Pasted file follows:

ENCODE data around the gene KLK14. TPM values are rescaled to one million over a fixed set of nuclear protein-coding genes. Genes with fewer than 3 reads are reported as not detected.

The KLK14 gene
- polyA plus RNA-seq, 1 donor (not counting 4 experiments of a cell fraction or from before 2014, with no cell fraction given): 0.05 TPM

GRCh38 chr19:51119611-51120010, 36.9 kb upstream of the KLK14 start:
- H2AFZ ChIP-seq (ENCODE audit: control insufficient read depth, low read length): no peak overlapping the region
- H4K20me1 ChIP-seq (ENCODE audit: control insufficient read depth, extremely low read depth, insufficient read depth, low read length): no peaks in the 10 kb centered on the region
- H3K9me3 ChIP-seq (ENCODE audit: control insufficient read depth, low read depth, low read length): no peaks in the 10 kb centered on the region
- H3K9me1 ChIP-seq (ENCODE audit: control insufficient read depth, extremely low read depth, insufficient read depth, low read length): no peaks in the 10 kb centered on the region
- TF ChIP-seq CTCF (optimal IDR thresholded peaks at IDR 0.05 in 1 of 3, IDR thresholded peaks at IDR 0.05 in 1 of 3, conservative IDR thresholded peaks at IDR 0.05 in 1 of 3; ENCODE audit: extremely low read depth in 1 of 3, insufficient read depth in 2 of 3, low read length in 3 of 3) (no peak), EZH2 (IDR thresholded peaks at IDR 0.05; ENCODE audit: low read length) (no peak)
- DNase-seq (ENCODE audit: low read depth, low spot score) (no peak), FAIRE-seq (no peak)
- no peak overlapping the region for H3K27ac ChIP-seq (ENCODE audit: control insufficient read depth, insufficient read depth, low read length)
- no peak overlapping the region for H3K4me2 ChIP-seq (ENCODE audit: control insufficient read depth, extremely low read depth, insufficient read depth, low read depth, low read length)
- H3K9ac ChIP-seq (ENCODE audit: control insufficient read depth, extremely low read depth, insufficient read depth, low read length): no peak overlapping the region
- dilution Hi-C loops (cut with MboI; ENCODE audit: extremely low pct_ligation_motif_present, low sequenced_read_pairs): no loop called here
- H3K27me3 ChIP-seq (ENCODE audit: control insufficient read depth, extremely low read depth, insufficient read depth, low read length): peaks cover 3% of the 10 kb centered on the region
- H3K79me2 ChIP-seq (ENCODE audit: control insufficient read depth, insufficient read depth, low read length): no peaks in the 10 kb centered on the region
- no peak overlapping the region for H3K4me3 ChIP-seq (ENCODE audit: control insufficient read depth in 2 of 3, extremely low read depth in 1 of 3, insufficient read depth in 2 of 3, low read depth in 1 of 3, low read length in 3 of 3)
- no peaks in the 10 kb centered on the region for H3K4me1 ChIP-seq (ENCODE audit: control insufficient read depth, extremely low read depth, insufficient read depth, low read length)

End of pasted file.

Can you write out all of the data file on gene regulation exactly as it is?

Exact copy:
ENCODE data around the gene KLK14. TPM values are rescaled to one million over a fixed set of nuclear protein-coding genes. Genes with fewer than 3 reads are reported as not detected.

The KLK14 gene
- polyA plus RNA-seq, 1 donor (not counting 4 experiments of a cell fraction or from before 2014, with no cell fraction given): 0.05 TPM

GRCh38 chr19:51119611-51120010, 36.9 kb upstream of the KLK14 start:
- H2AFZ ChIP-seq (ENCODE audit: control insufficient read depth, low read length): no peak overlapping the region
- H4K20me1 ChIP-seq (ENCODE audit: control insufficient read depth, extremely low read depth, insufficient read depth, low read length): no peaks in the 10 kb centered on the region
- H3K9me3 ChIP-seq (ENCODE audit: control insufficient read depth, low read depth, low read length): no peaks in the 10 kb centered on the region
- H3K9me1 ChIP-seq (ENCODE audit: control insufficient read depth, extremely low read depth, insufficient read depth, low read length): no peaks in the 10 kb centered on the region
- TF ChIP-seq CTCF (optimal IDR thresholded peaks at IDR 0.05 in 1 of 3, IDR thresholded peaks at IDR 0.05 in 1 of 3, conservative IDR thresholded peaks at IDR 0.05 in 1 of 3; ENCODE audit: extremely low read depth in 1 of 3, insufficient read depth in 2 of 3, low read length in 3 of 3) (no peak), EZH2 (IDR thresholded peaks at IDR 0.05; ENCODE audit: low read length) (no peak)
- DNase-seq (ENCODE audit: low read depth, low spot score) (no peak), FAIRE-seq (no peak)
- no peak overlapping the region for H3K27ac ChIP-seq (ENCODE audit: control insufficient read depth, insufficient read depth, low read length)
- no peak overlapping the region for H3K4me2 ChIP-seq (ENCODE audit: control insufficient read depth, extremely low read depth, insufficient read depth, low read depth, low read length)
- H3K9ac ChIP-seq (ENCODE audit: control insufficient read depth, extremely low read depth, insufficient read depth, low read length): no peak overlapping the region
- dilution Hi-C loops (cut with MboI; ENCODE audit: extremely low pct_ligation_motif_present, low sequenced_read_pairs): no loop called here
- H3K27me3 ChIP-seq (ENCODE audit: control insufficient read depth, extremely low read depth, insufficient read depth, low read length): peaks cover 3% of the 10 kb centered on the region
- H3K79me2 ChIP-seq (ENCODE audit: control insufficient read depth, insufficient read depth, low read length): no peaks in the 10 kb centered on the region
- no peak overlapping the region for H3K4me3 ChIP-seq (ENCODE audit: control insufficient read depth in 2 of 3, extremely low read depth in 1 of 3, insufficient read depth in 2 of 3, low read depth in 1 of 3, low read length in 3 of 3)
- no peaks in the 10 kb centered on the region for H3K4me1 ChIP-seq (ENCODE audit: control insufficient read depth, extremely low read depth, insufficient read depth, low read length)